Learning and relearning

Somewhere, between the chinook, the blizzard, the temperature crash, and the teething baby, November came to an end, so I'm joining up with Emily to share what I learned. This month, it's mainly been things I knew - or thought I knew - already; but, as I mentioned before, that type of learning is important too.

Here's my list:

'Jouez hautbois' is French for 'play the high woodwinds.' Il est Né le Divin Enfant is one of the songs I learned by ear before I could read the language and never looked at its lyric sheet until well into adulthood. I always thought the line went "jouez aux bois", and wondered what 'play on wood' really meant. Turns out I'd just stuck the syllables together wrong. We're singing it in choir this season, and one of our resident Francophones graciously filled me in. Also on the list of mislearned French lyrics: the Canadian anthem; turns out our history is an epic ('une épopée'), not a poppy. Not that 'poppée' is really French for 'poppy'. That would be 'pavot.' Franglais: the Anglophone's FSL enemy to the bitter end.

Under the cabinet lighting makes all the difference for post-twilight supper prep. My parents have had under the cabinet lighting in their kitchen as long as I can remember. When I discovered their most recent version were simple plug-in ones from IKEA, I made note. Eventually, I picked up two for my own kitchen, and a couple weeks ago, my husband and I finally got around to installing one, just in time for the pre-supper sunset zone. It's been wonderful. I can see what I'm doing without blaring the overhead kitchen light or warming the microwave to disturbing levels with the over-the-stove one (our microwave is right over the range with a fan/light on the bottom - practical but energy hungry). Plus it's the perfect supporting role for the otherwise candle-lit dinners we have almost every night from November through January. Hopefully, we'll get the next one up and running before the solstice. Sometimes I get a sou-chef, and he could use some light too.

The self-help format drives me batty. After several recommendations, I borrowed Greg McKown's Essentialism from the library. The author made some wonderfully strong points, backed up by excellent examples...and then continued reiterating those points with ever more examples, interspersed with promises of how his method would change the world without ever actually getting to it. Around page 50, I deduced that it was not essential for me to read any further. This has been my reaction to any self-help book I've ever tried to read: the full first half looks like one big long advertisement for how important the subject matter is and how doomed I'll be if I don't follow the advice the author is going to get around to once he's sure he's got my attention. Isn't that what the front half of the book jacket is for? Ugh. Attention officially lost. If McKeown ever turns his method into a memoir (or, better yet, a novel!), maybe I'll learn to be an essentialist that way.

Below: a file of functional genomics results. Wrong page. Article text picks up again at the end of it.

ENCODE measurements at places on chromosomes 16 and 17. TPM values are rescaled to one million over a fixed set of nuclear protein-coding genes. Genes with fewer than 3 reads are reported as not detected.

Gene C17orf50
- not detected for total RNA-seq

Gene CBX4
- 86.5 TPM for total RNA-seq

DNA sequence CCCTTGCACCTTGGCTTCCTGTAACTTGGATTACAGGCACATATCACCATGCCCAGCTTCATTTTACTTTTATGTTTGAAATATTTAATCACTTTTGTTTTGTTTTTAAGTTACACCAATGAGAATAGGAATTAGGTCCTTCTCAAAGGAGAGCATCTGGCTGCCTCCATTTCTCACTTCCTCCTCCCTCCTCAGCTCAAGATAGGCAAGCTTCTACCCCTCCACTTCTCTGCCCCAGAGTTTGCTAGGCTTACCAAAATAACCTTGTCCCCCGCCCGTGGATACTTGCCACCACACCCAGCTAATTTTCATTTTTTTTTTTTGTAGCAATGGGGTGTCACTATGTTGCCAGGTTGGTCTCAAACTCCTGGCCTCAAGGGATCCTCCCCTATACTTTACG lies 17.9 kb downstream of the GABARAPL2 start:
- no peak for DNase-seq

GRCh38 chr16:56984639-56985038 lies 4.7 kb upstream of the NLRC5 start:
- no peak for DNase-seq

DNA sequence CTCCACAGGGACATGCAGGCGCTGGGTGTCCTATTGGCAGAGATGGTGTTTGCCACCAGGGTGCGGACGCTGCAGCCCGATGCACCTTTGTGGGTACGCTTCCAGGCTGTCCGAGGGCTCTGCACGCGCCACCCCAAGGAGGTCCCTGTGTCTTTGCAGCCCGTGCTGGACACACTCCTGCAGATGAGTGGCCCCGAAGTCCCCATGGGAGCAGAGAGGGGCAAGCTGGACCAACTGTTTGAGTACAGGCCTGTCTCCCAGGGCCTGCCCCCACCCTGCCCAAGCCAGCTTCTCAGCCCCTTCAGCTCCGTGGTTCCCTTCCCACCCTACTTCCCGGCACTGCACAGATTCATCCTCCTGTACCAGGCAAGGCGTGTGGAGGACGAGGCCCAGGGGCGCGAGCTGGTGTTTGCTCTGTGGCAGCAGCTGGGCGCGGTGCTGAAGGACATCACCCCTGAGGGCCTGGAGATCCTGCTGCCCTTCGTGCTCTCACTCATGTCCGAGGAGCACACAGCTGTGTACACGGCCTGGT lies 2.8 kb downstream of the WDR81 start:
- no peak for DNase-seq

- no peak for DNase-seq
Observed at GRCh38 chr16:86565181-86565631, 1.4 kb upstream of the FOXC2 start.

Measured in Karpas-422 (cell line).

I'm very much anti-hustle. I love my hustle friends, but just watching them go makes me exhausted. The thought of keeping up has me pulling the covers over my head. Thank you Sarah for putting it so succinctly (and Emily for this and other great links). It can be good to live small.

That's it for this round. May my education (and, when needed, re-education) continue.


  1. It IS good to live small. My world right now is practically miniscule. :-) It's what it needs to be for this season, and I'm learning to thrive in it. I'm with you on the self-help books. I prefer my self-help inspiration to come in snippets, quotes, sound bites. Then I can take them on. :-)

    1. So true on the seasons. The next one might be a bit bigger, but there's no shame in staying small for now :)
      I like the sound of self-help snippets. Perhaps I should look to Pinterest instead of the library on that front.


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